- 5. Kewenig S, Schneider T, Hohloch K, Lampe-Dreyer K, Ullrich R, Stolte N, et al. Rapid mucosal CD4(+) T-cell depletion and enteropathy in simian immunodeficiency virus-infected rhesus macaques. Gastroenterology. 1999; 116: 1115–1123. pmid:10220503
- 6. Mehandru S, Poles MA, Tenner-Racz K, Horowitz A, Hurley A, Hogan C, et al. Primary HIV-1 infection is associated with preferential depletion of CD4+ T lymphocytes from effector sites in the gastrointestinal tract. J Exp Med. 2004; 200: 761–770. pmid:15365095
- 7. Costiniuk CT, Angel JB. Human immunodeficiency virus and the gastrointestinal immune system: does highly active antiretroviral therapy restore gut immunity? Mucosal Immunol. 2012; 5: 596–604. pmid:22929559
- 8. Talal AH, Monard S, Vesanen M, Zheng Z, Hurley A, Cao Y, et al. Virologic and immunologic effect of antiretroviral therapy on HIV-1 in gut-associated lymphoid tissue. J Acquir Immune Defic Syndr. 2001; 26: 1–7. pmid:11176263
- 9. Guadalupe M, Reay E, Sankaran S, Prindiville T, Flamm J, McNeil A, et al. Severe CD4+ T-cell depletion in gut lymphoid tissue during primary human immunodeficiency virus type 1 infection and substantial delay in restoration following highly active antiretroviral therapy. J Virol. 2003; 77: 11708–11717. pmid:14557656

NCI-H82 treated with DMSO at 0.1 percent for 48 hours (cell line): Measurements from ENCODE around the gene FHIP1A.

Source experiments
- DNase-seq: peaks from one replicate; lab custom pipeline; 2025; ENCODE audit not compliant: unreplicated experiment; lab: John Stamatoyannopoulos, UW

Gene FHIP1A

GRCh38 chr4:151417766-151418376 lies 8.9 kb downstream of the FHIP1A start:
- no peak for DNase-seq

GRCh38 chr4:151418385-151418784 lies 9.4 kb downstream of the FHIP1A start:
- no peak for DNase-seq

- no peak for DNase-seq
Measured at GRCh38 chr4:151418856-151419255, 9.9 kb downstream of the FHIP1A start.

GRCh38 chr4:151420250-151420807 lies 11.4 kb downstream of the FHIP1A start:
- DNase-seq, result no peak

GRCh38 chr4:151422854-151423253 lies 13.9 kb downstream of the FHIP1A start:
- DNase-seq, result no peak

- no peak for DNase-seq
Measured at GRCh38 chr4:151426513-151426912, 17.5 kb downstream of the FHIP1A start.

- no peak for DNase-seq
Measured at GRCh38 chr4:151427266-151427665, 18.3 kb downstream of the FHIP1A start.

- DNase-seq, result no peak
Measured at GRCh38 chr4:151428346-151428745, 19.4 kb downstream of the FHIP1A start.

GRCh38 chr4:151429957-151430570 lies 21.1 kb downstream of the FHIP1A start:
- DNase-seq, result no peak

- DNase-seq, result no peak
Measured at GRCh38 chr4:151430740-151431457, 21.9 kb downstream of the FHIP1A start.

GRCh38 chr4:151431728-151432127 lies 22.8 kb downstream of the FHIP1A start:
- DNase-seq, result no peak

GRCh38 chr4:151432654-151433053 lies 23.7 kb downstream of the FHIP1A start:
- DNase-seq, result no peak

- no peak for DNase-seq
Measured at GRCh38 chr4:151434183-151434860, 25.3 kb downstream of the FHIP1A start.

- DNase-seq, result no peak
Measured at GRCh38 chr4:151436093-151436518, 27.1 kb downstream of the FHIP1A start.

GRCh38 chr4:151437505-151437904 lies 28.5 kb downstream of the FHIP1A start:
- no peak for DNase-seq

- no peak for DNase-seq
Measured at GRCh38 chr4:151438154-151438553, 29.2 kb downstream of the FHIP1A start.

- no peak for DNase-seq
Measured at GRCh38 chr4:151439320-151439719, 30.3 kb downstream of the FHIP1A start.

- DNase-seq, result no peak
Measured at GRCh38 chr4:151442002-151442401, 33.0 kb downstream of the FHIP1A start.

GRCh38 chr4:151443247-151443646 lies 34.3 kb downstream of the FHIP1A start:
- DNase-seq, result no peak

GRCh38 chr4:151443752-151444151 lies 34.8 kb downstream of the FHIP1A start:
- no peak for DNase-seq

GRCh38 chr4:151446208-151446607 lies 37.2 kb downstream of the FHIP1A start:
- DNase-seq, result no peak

- 10. Guadalupe M, Sankaran S, George MD, Reay E, Verhoeven D, Shacklett BL, et al. Viral suppression and immune restoration in the gastrointestinal mucosa of human immunodeficiency virus type 1-infected patients initiating therapy during primary or chronic infection. J Virol. 2006; 80: 8236–8247. pmid:16873279
- 11. Mehandru S, Poles MA, Tenner-Racz K, Jean-Pierre P, Manuelli V, Lopez P, et al. Lack of mucosal immune reconstitution during prolonged treatment of acute and early HIV-1 infection. PLoS Med. 2006; 3: e484. pmid:17147468
- 12. Chun TW, Nickle DC, Justement JS, Meyers JH, Roby G, Hallahan CW, et al. Persistence of HIV in gut-associated lymphoid tissue despite long-term antiretroviral therapy. J Infect Dis. 2008; 197: 714–20. pmid:18260759
- 13. Estes J, Baker JV, Brenchley JM, Khoruts A, Barthold JL, Bantle A, et al. Collagen deposition limits immune reconstitution in the gut. J Infect Dis. 2008; 198: 456–464. pmid:18598193
- 14. Macal M, Sankaran S, Chun TW, Reay E, Flamm J, Prindiville TJ, et al. Effective CD4+ T-cell restoration in gut-associated lymphoid tissue of HIV-infected patients is associated with enhanced Th17 cells and polyfunctional HIV-specific T-cell responses. Mucosal Immunol. 2008; 1: 475–488. pmid:19079215
- 15. George MD, Reay E, Sankaran S, Dandekar S. Early antiretroviral therapy for simian immunodeficiency virus infection leads to mucosal CD4+ T-cell restoration and enhanced gene expression regulating mucosal repair and regeneration. J Virol. 2005; 79: 2709–2719. pmid:15708990